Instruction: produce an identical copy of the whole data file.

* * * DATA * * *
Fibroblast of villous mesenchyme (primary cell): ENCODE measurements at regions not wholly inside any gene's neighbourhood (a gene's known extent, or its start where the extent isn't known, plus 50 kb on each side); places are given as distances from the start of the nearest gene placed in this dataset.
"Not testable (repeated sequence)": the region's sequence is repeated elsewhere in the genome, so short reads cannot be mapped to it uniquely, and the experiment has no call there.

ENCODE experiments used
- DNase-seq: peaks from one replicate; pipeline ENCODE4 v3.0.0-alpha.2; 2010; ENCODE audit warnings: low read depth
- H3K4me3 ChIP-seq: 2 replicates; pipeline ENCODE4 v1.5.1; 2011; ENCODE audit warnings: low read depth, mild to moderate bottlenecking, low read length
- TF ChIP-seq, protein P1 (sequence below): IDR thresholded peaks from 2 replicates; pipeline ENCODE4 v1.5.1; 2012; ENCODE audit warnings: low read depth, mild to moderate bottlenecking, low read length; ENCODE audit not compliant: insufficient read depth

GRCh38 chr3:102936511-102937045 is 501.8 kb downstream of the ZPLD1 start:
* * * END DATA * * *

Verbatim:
Fibroblast of villous mesenchyme (primary cell): ENCODE measurements at regions not wholly inside any gene's neighbourhood (a gene's known extent, or its start where the extent isn't known, plus 50 kb on each side); places are given as distances from the start of the nearest gene placed in this dataset.
"Not testable (repeated sequence)": the region's sequence is repeated elsewhere in the genome, so short reads cannot be mapped to it uniquely, and the experiment has no call there.

ENCODE experiments used
- DNase-seq: peaks from one replicate; pipeline ENCODE4 v3.0.0-alpha.2; 2010; ENCODE audit warnings: low read depth
- H3K4me3 ChIP-seq: 2 replicates; pipeline ENCODE4 v1.5.1; 2011; ENCODE audit warnings: low read depth, mild to moderate bottlenecking, low read length
- TF ChIP-seq, protein P1 (sequence below): IDR thresholded peaks from 2 replicates; pipeline ENCODE4 v1.5.1; 2012; ENCODE audit warnings: low read depth, mild to moderate bottlenecking, low read length; ENCODE audit not compliant: insufficient read depth

GRCh38 chr3:102936511-102937045 is 501.8 kb downstream of the ZPLD1 start: